That there is a problem of rubbish left on the streets, at least in some big cities, is well known to many of us, who are often forced to change sidewalks to get around piles of rubbish. That there is a problem of garbage in the sky around the Earth, however, is something little known.
From Sputnik 1 in 1957 to today, thousands of satellites have been launched, some of which – following explosions or collisions – have generated a multitude of fragments, large and small, which orbit around our planet at different altitudes: bolts, flakes of paint, powders, rocket stages.
To these are added objects lost during space missions: an astronaut’s glove, a camera, a pair of pliers. Today it is estimated that around the Earth there are 36,500 objects larger than 10 centimeters, one million between 1 and 10 centimeters in size, 330 million between 1 millimeter and 1 centimeter. Due to their high speed, impact with space debris can cause significant damage to operational satellites.
In the 1970s, a NASA consultant, US astrophysicist Donald J. Kessler, predicted that debris will increase to the point that the Earth will be enveloped in a blanket of debris that will prevent space activities for many future generations.
It’s an apocalyptic scenario, but certainly not unrealistic if rules are not adopted to determine how to dispose of satellites at the end of their operational life. It is equally crucial to develop appropriate mitigation strategies to minimize the damage that can be caused by space debris, possibly by moving it to safe regions, such as so-called graveyard orbits.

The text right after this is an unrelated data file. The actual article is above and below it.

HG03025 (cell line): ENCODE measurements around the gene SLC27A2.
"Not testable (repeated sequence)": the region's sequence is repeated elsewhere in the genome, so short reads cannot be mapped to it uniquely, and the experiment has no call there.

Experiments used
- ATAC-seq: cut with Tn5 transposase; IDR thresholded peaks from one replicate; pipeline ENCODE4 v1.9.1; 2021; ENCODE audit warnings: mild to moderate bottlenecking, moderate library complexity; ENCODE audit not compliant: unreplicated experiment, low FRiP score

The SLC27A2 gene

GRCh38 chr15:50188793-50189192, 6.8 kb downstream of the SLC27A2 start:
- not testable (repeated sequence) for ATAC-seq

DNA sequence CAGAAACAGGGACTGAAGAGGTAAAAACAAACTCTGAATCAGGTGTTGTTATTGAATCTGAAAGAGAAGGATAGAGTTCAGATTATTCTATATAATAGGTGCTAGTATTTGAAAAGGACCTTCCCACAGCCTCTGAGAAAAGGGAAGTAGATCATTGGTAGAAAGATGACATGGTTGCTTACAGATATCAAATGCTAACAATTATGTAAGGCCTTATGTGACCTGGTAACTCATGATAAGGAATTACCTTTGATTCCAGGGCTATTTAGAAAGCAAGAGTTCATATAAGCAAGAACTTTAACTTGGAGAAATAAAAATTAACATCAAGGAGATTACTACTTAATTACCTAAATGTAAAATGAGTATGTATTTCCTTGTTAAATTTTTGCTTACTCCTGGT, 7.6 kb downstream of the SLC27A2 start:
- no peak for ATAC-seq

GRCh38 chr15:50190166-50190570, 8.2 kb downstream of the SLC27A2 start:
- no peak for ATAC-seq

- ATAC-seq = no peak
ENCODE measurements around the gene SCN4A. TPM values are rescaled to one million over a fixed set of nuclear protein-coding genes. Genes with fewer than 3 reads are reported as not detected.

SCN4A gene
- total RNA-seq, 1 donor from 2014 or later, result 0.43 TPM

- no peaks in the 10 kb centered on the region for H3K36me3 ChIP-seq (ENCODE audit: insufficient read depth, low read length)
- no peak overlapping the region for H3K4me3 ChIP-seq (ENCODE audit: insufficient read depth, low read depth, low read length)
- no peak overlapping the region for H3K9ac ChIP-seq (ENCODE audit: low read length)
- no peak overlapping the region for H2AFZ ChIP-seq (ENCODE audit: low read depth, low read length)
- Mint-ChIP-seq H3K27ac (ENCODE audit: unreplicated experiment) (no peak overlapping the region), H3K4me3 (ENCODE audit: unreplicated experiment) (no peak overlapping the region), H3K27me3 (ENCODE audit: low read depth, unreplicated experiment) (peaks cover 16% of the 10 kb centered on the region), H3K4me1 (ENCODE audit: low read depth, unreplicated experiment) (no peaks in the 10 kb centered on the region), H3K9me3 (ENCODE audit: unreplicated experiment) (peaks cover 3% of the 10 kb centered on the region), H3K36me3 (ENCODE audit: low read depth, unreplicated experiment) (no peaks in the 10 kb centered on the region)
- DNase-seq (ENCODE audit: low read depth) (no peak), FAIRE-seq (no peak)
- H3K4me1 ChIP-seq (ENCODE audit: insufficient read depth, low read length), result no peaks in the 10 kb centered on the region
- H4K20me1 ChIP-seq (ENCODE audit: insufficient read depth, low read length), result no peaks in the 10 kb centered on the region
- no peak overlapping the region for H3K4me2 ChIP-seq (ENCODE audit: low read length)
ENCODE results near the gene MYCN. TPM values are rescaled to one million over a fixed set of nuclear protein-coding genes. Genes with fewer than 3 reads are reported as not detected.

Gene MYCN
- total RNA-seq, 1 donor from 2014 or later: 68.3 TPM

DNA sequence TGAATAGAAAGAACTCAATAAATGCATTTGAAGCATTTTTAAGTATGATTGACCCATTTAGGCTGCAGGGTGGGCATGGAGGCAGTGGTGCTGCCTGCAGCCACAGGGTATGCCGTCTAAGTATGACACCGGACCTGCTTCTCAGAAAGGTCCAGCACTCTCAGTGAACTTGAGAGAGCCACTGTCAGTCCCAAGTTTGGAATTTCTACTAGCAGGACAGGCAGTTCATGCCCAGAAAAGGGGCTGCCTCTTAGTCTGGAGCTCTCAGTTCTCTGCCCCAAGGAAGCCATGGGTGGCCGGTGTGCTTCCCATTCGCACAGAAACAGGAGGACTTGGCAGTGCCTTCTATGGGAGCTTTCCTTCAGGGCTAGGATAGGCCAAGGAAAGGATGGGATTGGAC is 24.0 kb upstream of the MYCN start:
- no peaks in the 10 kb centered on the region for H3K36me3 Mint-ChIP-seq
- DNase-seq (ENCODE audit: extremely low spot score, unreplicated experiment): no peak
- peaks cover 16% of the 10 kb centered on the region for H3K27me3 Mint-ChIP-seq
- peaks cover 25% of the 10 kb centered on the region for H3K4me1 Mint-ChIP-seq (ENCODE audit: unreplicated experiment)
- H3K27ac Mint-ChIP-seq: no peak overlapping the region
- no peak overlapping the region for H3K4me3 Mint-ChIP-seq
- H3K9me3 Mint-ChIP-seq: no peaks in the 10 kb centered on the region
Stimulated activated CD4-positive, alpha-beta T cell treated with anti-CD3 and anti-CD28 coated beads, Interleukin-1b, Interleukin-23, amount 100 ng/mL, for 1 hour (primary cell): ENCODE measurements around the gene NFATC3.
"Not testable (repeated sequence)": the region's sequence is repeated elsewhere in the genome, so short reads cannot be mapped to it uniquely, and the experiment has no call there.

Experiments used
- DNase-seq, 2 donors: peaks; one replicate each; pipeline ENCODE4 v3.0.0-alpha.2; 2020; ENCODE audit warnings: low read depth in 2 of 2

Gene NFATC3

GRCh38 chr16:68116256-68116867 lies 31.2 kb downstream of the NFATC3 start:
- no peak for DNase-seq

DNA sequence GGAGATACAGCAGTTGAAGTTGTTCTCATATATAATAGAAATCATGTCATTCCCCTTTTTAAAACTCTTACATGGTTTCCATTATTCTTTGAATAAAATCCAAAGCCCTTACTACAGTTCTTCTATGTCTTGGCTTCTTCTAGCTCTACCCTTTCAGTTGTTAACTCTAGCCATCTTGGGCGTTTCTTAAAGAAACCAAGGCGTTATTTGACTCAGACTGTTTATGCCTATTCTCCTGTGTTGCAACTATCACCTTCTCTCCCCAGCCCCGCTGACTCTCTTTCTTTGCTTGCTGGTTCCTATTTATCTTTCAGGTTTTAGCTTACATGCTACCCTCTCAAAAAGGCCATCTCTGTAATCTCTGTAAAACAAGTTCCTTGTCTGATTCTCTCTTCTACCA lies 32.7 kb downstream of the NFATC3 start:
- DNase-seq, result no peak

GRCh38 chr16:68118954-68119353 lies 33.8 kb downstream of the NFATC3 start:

Therefore, the study of the trajectories of space debris is of great importance for the protection of our planet. The European research project Stardust Reloaded deals with this topic, born with the aim of exploring the exploitation of asteroids and making the use of space sustainable.
Together with researchers Giuseppe Pucacco and Tudor Vartolomei, I studied a mathematical method for associating groups of space debris with the satellites that generated them. In other words, the explosion of a satellite produces fragments which, over time, are scattered in space. It therefore becomes difficult to understand from which object they come. Here mathematics comes into play through the theory of perturbations, already used in the eighteenth century to study the orbits of the planets.
This theory allows us to calculate mathematical quantities, called “proper elements”, which remain unchanged over time. It is as if each fragment were associated with a fingerprint, its own element, a quantity that takes on the same value at the moment of the explosion, after months or even years.
The calculation of the proper elements can be an effective tool to reconnect the debris to the satellite that generated them, thus allowing to trace the object that caused the increase in space junk, the “responsible”. Let’s hope it happens as little as possible but, if needed, we’ll know who to ask to clean up the space!